French PM says he will not resign over scandal
PARIS (Reuters) – French Prime Minister Dominique de
Villepin said on Tuesday he would not resign over an alleged
smear campaign that involves top politicians.
“Nothing justifies a departure today,” Villepin told Europe
1 radio. French media have been speculating for days that he
might have to step down over the affair, which apparently aimed
to discredit his rival, Interior Minister Nicolas Sarkozy.
“I am ready to respond to all questions I could be asked,”
Villepin said, adding he had been shocked by the accusations
made against him.
The affair began with anonymous charges in 2004 that
Sarkozy and other politicians had accounts in a
Luxembourg-based finance house, Clearstream, and linked them to
a bribe-ridden sale of French frigates to Taiwan in 1991.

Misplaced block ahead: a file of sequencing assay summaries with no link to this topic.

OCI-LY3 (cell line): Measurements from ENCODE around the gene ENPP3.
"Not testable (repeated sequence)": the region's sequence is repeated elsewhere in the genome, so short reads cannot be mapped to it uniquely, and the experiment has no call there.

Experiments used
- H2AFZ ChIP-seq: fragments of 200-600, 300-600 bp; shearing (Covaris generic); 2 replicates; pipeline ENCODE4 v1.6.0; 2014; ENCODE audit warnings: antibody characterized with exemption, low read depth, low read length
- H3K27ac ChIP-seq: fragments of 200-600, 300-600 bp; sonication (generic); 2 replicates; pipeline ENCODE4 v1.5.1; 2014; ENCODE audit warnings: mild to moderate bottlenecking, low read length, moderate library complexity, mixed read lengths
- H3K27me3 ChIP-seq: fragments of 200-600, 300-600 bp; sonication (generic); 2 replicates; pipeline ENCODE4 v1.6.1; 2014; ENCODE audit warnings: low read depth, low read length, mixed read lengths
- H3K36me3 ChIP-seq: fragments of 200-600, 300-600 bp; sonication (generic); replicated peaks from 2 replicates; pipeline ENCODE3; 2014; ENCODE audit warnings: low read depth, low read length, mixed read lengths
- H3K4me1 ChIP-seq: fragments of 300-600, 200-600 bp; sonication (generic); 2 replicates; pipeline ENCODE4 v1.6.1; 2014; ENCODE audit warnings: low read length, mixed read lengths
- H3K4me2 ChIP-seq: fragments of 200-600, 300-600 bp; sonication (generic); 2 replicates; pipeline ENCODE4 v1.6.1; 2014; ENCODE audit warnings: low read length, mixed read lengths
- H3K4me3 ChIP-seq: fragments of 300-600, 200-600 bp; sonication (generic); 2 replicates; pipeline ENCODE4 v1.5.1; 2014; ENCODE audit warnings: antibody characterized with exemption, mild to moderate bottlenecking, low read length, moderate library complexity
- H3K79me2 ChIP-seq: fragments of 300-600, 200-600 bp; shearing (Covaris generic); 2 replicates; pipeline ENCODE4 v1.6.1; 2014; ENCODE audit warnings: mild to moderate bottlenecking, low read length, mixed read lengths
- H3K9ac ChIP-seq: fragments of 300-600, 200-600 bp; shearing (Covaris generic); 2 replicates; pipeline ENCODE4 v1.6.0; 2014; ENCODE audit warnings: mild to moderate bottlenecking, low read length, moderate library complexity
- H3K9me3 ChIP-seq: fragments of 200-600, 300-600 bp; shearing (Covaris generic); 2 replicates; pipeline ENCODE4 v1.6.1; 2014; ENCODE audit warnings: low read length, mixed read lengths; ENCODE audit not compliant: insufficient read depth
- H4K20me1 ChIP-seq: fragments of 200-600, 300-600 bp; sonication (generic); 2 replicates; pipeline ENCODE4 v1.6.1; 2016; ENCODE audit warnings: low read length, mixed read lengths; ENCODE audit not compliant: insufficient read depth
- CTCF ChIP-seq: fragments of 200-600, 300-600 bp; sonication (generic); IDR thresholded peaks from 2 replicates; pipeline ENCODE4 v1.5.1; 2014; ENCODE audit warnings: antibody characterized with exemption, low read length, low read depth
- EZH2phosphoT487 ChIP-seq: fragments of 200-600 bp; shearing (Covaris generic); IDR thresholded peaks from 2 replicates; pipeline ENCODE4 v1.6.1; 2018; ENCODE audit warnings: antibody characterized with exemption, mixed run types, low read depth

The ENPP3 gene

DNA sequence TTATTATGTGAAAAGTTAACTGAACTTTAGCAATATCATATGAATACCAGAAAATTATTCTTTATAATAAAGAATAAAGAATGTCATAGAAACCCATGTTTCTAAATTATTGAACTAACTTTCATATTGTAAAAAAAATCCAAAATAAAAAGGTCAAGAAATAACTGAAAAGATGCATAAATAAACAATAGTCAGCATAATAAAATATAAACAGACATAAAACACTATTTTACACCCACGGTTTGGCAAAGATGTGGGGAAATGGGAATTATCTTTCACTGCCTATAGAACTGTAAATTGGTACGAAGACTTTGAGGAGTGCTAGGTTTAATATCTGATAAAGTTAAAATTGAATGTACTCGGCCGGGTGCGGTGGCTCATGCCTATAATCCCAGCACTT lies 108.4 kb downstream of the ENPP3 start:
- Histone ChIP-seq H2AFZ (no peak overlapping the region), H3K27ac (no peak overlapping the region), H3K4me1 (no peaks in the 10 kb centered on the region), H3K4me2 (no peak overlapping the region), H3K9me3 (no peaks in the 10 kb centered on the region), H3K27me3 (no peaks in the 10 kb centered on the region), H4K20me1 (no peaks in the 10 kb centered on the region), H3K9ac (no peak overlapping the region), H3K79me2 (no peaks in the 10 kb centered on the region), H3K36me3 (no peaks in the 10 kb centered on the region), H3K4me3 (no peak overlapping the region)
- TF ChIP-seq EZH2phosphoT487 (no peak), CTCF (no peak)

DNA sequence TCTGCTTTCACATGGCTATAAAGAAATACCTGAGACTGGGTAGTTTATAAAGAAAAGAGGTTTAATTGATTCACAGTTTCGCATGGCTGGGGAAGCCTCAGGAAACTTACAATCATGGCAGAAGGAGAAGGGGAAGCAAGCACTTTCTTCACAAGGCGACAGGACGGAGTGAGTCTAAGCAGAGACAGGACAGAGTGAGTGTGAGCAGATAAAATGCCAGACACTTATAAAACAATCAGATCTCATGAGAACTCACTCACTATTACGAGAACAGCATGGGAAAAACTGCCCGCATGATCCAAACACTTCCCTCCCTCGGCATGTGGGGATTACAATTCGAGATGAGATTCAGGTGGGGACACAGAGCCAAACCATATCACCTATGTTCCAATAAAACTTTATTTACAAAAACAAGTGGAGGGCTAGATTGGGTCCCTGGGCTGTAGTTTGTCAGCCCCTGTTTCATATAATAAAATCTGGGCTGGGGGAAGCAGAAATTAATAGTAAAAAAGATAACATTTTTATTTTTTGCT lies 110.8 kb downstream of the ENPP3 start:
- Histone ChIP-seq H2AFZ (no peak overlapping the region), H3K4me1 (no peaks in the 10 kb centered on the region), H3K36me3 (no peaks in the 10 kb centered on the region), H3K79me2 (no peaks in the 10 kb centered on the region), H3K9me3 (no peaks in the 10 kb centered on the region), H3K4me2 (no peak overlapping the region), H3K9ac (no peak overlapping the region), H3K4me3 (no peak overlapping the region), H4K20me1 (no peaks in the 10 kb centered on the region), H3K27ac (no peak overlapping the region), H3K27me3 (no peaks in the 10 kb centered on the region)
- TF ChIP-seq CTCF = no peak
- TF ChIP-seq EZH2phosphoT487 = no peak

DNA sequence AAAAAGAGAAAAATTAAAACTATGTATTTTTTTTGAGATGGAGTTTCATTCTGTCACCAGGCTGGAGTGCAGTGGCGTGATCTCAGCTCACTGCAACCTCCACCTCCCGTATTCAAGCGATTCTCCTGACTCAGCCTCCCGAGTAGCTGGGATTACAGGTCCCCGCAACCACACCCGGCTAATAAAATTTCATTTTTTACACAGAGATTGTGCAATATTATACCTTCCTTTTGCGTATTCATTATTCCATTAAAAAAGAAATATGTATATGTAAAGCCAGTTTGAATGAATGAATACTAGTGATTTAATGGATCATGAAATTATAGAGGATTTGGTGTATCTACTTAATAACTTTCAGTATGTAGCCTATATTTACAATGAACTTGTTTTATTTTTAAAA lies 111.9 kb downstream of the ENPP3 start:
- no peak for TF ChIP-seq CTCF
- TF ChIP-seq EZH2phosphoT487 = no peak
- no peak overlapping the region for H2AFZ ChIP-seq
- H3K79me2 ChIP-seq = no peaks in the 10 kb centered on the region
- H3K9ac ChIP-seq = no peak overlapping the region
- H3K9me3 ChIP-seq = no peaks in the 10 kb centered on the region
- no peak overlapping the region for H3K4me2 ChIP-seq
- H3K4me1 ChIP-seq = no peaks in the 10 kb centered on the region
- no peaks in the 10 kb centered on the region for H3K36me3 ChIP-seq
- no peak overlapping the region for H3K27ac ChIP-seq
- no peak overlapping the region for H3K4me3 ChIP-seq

The list quickly proved bogus. A judicial inquiry has since
concentrated on finding out who authored it and whether top
government officials delayed clearing the accused left- and
right-wing politicians’ names as a way of discrediting them.
Villepin and President Jacques Chirac have denied any
involvement in the scandal. Villepin and Sarkozy are in open
competition for the nomination as the main conservative
candidate in the 2007 presidential election.
Villepin on Tuesday ruled out holding early elections over
The scandal gained steam last Friday, when Le Monde
newspaper quoted a senior intelligence official who
investigated the scandal as saying Villepin had told him that
Chirac wanted the confidential probe to focus on Sarkozy.
The official, Philippe Rondot, denied the report on
“Villepin never asked me to get interested in politicians,”
Le Figaro newspaper quoted Rondot as saying.